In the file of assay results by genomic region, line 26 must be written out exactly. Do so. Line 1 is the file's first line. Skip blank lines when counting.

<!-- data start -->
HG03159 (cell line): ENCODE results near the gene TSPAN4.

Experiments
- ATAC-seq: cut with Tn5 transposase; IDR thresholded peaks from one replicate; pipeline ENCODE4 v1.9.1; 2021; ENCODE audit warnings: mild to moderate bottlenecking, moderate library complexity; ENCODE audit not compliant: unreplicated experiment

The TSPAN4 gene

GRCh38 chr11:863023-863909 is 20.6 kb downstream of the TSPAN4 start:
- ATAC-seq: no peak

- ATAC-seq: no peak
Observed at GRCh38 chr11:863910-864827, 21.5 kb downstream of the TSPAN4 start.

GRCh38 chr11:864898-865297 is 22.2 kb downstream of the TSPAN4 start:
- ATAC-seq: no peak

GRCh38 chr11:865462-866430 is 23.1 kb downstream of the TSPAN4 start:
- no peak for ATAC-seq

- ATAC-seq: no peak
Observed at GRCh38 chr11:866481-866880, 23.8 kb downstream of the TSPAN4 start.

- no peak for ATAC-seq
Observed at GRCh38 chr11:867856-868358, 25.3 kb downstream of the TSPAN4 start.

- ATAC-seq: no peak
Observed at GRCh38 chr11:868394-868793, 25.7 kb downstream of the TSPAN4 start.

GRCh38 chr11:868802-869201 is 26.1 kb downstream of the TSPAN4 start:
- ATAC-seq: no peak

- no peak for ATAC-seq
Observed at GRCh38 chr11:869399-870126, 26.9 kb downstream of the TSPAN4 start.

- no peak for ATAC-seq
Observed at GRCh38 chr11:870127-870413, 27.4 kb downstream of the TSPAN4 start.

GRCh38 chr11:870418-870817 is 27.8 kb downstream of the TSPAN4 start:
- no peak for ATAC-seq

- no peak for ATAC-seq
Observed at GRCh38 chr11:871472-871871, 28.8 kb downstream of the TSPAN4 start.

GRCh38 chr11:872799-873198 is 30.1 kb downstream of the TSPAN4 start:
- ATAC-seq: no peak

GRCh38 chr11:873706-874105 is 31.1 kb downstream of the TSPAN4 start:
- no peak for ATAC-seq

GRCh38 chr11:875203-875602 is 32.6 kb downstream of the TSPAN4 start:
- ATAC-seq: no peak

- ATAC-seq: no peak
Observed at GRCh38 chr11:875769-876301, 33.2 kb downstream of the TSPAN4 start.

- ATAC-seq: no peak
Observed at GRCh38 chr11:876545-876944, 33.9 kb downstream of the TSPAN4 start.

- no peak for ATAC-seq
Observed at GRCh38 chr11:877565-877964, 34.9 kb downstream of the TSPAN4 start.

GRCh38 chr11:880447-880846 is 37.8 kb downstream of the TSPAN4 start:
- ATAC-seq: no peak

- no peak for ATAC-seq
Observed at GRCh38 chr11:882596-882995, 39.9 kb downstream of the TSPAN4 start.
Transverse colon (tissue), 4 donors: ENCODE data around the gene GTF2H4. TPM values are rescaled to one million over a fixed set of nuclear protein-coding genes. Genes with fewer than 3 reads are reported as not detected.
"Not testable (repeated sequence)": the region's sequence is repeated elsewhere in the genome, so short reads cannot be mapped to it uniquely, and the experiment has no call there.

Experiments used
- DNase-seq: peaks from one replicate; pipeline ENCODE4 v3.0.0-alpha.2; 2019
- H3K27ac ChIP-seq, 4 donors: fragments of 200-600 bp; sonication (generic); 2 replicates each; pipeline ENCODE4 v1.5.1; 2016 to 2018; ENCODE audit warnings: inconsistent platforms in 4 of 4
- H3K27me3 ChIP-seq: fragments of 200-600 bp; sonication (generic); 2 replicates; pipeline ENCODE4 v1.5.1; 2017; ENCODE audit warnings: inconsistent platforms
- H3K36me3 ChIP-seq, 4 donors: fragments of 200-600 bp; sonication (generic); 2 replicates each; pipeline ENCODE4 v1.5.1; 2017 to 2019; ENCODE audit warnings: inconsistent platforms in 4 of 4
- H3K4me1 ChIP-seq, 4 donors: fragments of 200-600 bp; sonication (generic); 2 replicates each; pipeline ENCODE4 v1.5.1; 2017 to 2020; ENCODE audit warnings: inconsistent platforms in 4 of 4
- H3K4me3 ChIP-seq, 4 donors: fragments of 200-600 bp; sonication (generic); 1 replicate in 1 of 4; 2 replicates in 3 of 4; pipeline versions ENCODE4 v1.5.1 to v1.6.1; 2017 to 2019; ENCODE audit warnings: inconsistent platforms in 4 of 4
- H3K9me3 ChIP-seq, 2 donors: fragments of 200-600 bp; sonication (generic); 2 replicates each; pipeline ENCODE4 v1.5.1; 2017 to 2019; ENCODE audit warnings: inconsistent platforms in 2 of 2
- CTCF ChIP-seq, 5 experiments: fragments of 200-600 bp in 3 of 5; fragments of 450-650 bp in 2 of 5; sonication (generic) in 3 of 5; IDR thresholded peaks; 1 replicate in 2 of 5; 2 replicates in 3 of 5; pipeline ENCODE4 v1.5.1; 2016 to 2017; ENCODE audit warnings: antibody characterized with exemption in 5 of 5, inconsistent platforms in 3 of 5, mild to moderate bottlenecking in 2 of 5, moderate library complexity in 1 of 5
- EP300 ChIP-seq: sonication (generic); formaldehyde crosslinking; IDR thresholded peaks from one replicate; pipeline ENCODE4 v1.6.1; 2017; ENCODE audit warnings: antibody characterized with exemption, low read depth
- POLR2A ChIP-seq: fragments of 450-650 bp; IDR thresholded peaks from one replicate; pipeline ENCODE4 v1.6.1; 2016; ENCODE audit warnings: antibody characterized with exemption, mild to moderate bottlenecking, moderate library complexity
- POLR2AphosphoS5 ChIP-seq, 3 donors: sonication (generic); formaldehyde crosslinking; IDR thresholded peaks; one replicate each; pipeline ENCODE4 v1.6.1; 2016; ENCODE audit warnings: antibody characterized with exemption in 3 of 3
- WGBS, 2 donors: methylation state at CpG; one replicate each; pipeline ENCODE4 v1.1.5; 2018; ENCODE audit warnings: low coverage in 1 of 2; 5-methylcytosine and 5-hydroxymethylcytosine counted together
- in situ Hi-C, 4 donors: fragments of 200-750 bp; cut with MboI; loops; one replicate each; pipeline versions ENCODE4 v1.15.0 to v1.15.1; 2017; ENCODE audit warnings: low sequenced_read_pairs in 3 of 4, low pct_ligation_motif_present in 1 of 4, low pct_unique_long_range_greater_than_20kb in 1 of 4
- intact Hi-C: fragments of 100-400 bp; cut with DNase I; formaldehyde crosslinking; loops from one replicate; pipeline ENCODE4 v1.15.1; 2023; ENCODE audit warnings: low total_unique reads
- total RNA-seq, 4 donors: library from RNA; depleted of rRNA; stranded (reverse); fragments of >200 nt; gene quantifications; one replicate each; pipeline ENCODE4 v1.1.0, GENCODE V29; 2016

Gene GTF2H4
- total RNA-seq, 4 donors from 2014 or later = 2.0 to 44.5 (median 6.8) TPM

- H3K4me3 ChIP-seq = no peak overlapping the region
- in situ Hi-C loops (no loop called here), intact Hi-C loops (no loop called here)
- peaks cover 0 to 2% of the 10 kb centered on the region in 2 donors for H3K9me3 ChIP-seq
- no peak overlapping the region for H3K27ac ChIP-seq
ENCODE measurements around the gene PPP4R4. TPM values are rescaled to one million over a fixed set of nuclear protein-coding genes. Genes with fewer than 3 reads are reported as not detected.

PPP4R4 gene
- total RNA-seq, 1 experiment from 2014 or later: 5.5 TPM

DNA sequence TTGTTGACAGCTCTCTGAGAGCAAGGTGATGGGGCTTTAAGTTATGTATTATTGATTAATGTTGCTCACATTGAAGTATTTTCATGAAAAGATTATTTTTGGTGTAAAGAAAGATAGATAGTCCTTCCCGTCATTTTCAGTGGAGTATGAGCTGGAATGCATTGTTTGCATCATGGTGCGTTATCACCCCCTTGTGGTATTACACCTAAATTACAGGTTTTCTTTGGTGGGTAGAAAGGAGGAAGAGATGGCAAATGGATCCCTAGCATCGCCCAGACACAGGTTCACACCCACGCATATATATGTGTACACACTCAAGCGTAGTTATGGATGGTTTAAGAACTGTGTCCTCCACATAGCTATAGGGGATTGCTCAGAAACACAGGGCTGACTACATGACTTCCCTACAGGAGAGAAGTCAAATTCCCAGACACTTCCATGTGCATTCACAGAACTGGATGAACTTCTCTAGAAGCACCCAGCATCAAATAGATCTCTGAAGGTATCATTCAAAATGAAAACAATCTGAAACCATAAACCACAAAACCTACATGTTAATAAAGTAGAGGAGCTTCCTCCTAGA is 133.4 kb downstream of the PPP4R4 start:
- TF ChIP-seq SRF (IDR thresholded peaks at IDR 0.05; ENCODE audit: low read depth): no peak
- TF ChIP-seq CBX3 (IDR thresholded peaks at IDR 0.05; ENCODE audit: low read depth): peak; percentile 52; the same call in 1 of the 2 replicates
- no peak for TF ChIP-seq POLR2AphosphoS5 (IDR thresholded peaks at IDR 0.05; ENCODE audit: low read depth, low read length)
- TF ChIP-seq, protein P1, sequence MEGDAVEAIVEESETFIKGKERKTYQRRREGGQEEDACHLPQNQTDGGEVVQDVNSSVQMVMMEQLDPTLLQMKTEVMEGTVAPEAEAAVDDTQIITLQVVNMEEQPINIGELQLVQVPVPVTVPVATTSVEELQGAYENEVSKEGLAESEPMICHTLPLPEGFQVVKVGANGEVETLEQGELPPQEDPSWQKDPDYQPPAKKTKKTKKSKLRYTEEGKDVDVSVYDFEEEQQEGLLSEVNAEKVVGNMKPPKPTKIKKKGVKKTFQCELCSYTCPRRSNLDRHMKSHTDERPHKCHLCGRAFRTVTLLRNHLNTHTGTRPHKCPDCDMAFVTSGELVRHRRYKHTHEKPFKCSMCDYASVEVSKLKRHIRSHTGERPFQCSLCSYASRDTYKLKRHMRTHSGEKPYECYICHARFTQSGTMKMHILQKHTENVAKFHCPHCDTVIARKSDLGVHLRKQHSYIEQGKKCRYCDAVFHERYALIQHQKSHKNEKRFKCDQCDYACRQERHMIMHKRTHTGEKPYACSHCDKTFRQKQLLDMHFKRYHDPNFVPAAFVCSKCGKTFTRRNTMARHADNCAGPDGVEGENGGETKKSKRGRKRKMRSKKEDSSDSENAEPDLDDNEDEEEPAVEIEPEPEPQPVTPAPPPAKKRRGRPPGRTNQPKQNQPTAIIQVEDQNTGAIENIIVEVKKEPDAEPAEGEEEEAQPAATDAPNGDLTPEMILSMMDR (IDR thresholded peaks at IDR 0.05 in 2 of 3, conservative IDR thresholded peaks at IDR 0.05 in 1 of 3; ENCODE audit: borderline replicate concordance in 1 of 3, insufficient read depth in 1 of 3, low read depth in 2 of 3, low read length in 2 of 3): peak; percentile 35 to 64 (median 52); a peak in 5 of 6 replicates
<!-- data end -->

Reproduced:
- no peak for ATAC-seq